ADM Deforestation 2015
|Company||Archer Daniels Midland Company|
|Filer||New York State Comptroller|
|Subject(s)||Climate Change; Forests|
|Resolved Clause Summary||Adopt goals to reduce deforestation|
|Status||Withdrawn; Company will address, Committed to deforestation free palm and soy, working with TFT, details to be announced at 2015 AGM. Several news articles on this historic victory.|
WHEREAS: Conversion of forests to produce agricultural commodities is the single largest cause of deforestation, which contributes significantly to climate change and species extinction. Archer Daniels Midland (ADM) is one of the largest suppliers of agricultural commodities globally, and thus is highly exposed to risks related to the adverse impacts of deforestation on agricultural production.
Deforestation accounts for 15-20% of global greenhouse gas (GHG) emissions--- more than the entire global transportation sector. Other adverse effects of deforestation include disrupted water cycles, soil erosion, loss of biodiversity, and land conflicts with local communities. The rate of global deforestation is increasing.
Commercial agriculture is recognized as the leading driver of global deforestation, accounting for over 70% of tropical deforestation between 2000-2012, approximately half of which was illegal. Production of soy, palm, sugar, and pulp/ paper are primarily responsible.
ADM is a leading global supplier of agricultural commodities. In its 2014 form 10-K, ADM notes that ‘substantially all of the Company’s raw materials are agricultural commodities’.
The adverse impacts of deforestation on climate, soil, water cycles, biodiversity, and local communities pose significant risks to agricultural production and ADM’s business.
Public concerns about deforestation have prompted several of the world’s largest companies to adopt ‘zero deforestation’ policies for sourcing key commodities. These commitments include full supply-chain traceability; specific protections for high carbon stock (HCS) and high conservation value (HCV) forests, peatlands, community and worker rights; and independent verification.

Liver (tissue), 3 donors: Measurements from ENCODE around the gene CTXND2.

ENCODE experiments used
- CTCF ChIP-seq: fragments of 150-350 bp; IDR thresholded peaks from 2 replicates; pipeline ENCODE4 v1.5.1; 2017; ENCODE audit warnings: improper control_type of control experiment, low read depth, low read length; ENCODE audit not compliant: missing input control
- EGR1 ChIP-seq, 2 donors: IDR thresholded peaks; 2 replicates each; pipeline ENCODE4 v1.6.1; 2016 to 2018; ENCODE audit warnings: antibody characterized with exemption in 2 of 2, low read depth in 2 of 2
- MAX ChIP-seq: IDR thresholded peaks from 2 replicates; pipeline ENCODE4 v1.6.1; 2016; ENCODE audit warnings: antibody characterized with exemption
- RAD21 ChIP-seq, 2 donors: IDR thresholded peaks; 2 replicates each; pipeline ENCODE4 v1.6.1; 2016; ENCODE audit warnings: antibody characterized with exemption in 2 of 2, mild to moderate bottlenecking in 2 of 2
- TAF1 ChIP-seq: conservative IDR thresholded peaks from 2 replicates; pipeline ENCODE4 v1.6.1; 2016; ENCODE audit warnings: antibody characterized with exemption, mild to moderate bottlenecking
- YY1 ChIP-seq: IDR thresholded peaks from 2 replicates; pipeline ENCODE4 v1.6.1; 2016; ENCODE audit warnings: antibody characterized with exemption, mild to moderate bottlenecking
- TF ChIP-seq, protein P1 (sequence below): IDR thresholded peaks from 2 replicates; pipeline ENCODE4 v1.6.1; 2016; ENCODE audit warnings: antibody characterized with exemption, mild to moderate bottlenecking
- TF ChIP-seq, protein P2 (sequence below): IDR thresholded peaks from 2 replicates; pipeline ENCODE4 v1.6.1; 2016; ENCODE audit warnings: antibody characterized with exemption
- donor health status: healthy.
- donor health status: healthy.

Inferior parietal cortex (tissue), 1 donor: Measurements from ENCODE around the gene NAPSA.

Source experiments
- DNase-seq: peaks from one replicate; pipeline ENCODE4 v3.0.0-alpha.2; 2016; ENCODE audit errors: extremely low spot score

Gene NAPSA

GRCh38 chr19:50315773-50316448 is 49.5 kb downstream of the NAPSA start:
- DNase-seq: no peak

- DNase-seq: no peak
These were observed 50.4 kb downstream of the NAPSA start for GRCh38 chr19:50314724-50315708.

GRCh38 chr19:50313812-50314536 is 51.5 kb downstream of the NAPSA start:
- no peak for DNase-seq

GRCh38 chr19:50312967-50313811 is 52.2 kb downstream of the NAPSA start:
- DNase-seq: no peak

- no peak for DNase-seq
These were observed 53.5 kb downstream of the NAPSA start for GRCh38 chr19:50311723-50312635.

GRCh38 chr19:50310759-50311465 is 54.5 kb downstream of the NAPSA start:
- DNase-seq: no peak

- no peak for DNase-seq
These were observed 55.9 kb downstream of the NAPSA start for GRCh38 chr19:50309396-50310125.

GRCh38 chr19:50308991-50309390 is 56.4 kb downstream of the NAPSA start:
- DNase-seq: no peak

Many companies that have made these commitments are likely ADM customers. Cargill, a major competitor, announced a ‘no deforestation, no exploitation’ pledge in September for every commodity it handles. Failure to keep pace with shifting consumer and market expectations for sustainable production may pose significant risks to ADM including reputational damage, loss of goodwill, and restricted market access.
ADM states that its ‘vision is to be the most admired global agribusiness while creating value and growing responsibly.’ However ADM is currently lagging the industry around setting goals to mitigate its supply chain impacts on deforestation. Although ADM states that it has established voluntary farmer training programs for encouraging more sustainable production of soy and cocoa, it has not disclosed quantitative goals for reducing deforestation across its entire supply chain nor any analysis of the effectiveness of initiatives in reducing deforestation.
Resolved: Shareholder request that ADM set quantitative goals for reducing its supply chain impacts on deforestation, and report annually against key performance indicators and metrics that demonstrate progress against these goals.
Proponents believe meaningful indicators would include:
- An assessment of risks facing ADM related to the company’s supply chain and operational impacts on deforestation;
- The percentage of each key commodity ADM sources that can be traced back to its source;
- Percentage of each key commodity that ADM can trace and independently verify, via credible third parties, as not contributing to physical expansion into peatlands, HCV or HCS forests;
- A time-bound plan for 100% sourcing consistent with those criteria.